Gregg Erickson is an excellent state budget economist with a long Alaska history, who is retiring and moving out of state. As he approaches retirement he appeared on a panel during the United States Association of Energy Economists convention, held this past week in Anchorage.
Some of his remarks were made into a story in Friday's Alaska Dispatch ("An Alaska-sized conundrum -- filthy-rich but a state falling into a fiscal hole"). The story then was the subject of various tweets Saturday by, among others, Sen. Hollis French. Sen. French's tweet reads, "Long time AK economist expects SB 21 will grow state budget deficits: bit.ly/13b1pmE #akleg@alaskadispatch".
Senator French's interpretation of the Erickson's comments comes from the following portion of the Dispatch story:
That downturn [in revenues] may come faster now that the Legislature cut oil-production taxes by hundreds of millions of dollars a year, said Erickson.
Politicians and the oil industry have promulgated the myth that lower taxes will reverse the oil-production decline, Erickson said. But he believes oil production that has fallen for more than 20 years as the state's monster fields -- Prudhoe Bay and Kuparuk – are tapped will continue falling.
"It's a collective hallucination to believe that reducing the state's oil revenue by 10 percent would somehow reduce decline," he said.
"I believe in incentives, and taxes do make a difference," but examples around the world show the benefits to Alaska will be very small, he said.With all due respect, Mr. Erickson's reputation has been built on his analysis of Alaska's budget and fiscal structure. I have not read, because I have found none, any extended analyses by him of oil economics.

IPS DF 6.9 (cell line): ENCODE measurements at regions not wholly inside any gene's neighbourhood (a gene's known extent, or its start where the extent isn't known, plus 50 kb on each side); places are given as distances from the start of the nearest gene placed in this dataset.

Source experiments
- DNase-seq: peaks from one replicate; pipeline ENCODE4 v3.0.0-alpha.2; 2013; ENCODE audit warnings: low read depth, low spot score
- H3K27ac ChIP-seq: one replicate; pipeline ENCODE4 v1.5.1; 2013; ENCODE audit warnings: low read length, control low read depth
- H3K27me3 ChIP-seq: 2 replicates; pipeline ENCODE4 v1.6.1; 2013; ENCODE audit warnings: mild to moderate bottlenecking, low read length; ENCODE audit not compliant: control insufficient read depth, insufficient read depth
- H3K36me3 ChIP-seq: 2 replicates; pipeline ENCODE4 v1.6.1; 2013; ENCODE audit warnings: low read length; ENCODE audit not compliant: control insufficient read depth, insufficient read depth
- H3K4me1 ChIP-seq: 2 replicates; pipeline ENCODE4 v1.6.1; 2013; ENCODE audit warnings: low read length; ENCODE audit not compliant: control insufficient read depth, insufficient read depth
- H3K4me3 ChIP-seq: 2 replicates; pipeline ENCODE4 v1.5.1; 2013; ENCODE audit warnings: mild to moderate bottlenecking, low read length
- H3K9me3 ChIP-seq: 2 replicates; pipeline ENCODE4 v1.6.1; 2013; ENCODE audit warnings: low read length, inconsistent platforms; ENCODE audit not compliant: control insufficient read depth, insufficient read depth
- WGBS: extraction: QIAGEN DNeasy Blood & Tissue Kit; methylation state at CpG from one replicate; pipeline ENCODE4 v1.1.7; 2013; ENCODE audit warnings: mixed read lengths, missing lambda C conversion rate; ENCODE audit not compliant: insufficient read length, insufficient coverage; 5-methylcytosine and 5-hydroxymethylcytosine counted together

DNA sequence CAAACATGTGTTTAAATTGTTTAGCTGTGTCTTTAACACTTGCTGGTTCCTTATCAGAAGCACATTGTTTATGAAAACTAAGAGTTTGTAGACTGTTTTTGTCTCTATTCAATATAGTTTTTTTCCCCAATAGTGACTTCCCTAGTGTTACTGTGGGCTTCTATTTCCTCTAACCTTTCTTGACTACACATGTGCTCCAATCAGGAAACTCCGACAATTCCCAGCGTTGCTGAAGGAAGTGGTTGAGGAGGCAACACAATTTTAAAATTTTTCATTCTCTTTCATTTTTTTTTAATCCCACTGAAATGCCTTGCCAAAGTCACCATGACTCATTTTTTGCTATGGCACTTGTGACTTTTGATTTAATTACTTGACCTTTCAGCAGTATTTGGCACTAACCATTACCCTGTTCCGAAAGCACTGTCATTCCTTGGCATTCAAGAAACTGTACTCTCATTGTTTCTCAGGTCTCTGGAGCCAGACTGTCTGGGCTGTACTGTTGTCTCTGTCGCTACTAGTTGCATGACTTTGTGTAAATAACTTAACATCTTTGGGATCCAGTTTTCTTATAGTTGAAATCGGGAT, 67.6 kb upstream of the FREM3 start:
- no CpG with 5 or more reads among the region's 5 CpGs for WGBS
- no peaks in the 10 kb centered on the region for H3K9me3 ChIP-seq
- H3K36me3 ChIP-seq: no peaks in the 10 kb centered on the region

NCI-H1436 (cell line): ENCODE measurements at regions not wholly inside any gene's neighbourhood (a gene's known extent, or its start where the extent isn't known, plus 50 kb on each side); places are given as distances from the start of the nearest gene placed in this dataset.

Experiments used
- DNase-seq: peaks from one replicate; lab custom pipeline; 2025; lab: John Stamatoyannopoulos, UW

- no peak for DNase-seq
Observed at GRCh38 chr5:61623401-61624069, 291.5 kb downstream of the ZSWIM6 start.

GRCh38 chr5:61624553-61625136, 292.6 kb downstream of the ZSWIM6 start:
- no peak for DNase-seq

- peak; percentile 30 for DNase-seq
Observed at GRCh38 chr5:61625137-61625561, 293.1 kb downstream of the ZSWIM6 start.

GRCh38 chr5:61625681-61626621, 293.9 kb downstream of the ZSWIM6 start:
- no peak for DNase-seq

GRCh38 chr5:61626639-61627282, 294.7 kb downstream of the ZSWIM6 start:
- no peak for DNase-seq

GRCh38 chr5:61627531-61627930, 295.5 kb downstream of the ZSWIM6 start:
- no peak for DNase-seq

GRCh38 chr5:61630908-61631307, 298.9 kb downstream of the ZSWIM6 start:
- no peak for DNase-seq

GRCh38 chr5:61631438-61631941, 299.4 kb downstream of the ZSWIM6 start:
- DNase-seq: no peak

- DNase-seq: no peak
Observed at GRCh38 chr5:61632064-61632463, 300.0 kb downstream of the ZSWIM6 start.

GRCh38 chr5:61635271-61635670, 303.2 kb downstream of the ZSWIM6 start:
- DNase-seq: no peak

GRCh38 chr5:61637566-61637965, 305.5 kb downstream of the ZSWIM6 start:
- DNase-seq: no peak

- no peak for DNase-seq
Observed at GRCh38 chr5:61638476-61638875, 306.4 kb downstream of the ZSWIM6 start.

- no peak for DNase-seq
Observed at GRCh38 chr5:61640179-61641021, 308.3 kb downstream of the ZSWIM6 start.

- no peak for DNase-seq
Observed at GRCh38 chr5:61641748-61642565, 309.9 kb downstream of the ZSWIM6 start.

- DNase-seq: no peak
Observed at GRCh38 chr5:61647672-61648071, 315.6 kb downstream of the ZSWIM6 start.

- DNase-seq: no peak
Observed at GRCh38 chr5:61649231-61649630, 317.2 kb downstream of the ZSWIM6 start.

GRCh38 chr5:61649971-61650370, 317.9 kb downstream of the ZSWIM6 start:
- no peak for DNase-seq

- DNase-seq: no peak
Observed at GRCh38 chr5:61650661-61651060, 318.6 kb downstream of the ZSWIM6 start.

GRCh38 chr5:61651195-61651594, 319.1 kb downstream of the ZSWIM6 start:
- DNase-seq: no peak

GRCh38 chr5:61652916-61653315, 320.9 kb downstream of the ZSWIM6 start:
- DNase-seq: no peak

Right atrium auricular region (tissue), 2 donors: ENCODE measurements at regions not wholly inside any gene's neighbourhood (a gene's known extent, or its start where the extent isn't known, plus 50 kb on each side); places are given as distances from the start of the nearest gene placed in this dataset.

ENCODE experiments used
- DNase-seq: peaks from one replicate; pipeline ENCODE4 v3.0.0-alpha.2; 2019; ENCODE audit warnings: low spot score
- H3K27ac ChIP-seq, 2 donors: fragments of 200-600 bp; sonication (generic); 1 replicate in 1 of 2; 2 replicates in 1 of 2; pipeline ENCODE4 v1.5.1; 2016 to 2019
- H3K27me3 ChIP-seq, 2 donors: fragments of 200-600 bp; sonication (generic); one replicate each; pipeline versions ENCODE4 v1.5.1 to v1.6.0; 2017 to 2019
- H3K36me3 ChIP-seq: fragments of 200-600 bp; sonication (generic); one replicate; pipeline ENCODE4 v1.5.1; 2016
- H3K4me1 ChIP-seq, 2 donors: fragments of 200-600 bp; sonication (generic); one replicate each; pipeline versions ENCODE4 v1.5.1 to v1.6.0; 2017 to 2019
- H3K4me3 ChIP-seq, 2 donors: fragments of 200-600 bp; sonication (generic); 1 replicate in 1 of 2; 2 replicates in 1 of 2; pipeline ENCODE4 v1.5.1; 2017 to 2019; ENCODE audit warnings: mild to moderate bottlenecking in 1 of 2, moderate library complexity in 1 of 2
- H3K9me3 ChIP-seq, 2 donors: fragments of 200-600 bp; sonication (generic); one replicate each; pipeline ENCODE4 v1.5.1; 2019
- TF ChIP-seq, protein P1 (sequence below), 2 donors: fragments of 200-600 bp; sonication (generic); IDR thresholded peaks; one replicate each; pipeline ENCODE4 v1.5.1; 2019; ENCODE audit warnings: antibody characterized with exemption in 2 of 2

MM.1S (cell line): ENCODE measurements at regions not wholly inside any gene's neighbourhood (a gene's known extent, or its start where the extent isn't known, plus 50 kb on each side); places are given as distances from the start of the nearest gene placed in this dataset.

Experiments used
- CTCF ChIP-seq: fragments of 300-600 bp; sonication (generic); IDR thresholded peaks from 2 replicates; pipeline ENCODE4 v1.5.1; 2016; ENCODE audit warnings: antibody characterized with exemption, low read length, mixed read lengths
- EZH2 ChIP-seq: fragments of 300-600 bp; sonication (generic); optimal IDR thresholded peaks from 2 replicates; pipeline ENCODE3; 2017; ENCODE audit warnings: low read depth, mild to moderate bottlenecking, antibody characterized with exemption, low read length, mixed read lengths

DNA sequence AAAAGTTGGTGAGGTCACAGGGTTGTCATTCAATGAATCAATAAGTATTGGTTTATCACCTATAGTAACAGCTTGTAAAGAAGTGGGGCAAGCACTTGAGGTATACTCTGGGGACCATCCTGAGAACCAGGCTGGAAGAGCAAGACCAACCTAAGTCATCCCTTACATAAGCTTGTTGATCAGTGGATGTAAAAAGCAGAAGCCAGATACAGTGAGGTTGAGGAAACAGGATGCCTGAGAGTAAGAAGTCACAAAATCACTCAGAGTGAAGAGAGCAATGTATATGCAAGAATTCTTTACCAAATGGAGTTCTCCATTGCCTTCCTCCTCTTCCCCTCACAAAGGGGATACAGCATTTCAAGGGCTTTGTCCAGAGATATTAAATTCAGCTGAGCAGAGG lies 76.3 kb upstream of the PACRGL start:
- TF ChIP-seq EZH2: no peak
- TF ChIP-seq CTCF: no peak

On the other hand, such analyses were introduced during the recent legislative session by economists who do have extensive backgrounds in oil economics.
As I have written previously on these pages, in the latter stages of the consideration of SB 21 before House Finance, EconOne, the oil economists retained by the Administration, provided a series of comparisons (at p. 13-19) of future revenue streams under ACES and SB 21. These analyses demonstrated that at all long term price levels between $90 and $120/bbl ($2012), SB 21 produced a greater net present value for the state than ACES, even if SB 21 only resulted in a 2% change in the decline curve and all of the incremental production was treated as "new" production, and thus, taxed at a lower rate.
SB 21 still outdistanced ACES even at higher (and unrealistic) long-term price levels, if the change in the decline curve was only an additional 1% higher.
As Mr. Erickson's quote recognizes, "taxes do make a difference," and the empirical evidence demonstrates that even if the resulting change in production levels is "very small," forecasts of the most likely outcomes show that Alaska is better off under SB 21, than under ACES. Thus, rather than what he did write, to be accurate Senator French should have tweeted, "Under most likely outcomes, SB 21 will reduce state budget deficits."
Of course, as I have written elsewhere, there will still be deficits under SB 21 nonetheless because of the current Governor's ongoing and disastrous spending plans. See "Alaska Oil Policy| Missing the Point" (Alaska Business Monthly, July 2013) ("The Governor's proposed solution isn't much better"). But, when analyzed in detail and not off the cuff, the economic outcomes under SB 21 are better than under ACES.